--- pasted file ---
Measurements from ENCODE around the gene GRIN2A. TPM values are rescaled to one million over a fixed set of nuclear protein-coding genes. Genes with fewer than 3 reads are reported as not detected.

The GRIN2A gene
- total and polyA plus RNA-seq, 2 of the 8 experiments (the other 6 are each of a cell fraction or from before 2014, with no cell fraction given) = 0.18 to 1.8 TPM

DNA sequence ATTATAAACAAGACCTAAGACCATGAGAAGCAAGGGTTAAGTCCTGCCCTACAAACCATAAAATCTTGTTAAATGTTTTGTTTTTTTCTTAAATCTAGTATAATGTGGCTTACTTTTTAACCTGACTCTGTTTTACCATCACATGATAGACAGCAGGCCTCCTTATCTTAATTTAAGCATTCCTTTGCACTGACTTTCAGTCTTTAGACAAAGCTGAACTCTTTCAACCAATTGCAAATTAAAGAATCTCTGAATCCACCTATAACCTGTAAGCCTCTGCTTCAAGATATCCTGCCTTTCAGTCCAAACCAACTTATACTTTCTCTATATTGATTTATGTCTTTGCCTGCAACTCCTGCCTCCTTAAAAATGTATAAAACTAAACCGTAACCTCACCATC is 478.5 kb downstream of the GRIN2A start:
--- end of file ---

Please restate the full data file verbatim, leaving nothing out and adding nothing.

Measurements from ENCODE around the gene GRIN2A. TPM values are rescaled to one million over a fixed set of nuclear protein-coding genes. Genes with fewer than 3 reads are reported as not detected.

The GRIN2A gene
- total and polyA plus RNA-seq, 2 of the 8 experiments (the other 6 are each of a cell fraction or from before 2014, with no cell fraction given) = 0.18 to 1.8 TPM

DNA sequence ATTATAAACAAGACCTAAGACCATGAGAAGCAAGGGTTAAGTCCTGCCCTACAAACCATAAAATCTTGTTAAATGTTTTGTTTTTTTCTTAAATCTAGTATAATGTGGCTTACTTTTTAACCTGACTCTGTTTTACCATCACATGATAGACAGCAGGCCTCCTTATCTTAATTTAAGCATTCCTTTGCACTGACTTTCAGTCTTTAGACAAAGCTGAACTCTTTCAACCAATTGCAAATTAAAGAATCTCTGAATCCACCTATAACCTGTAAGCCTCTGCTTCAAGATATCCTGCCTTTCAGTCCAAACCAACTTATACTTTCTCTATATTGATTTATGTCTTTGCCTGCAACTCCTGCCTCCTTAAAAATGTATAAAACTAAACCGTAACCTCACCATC is 478.5 kb downstream of the GRIN2A start: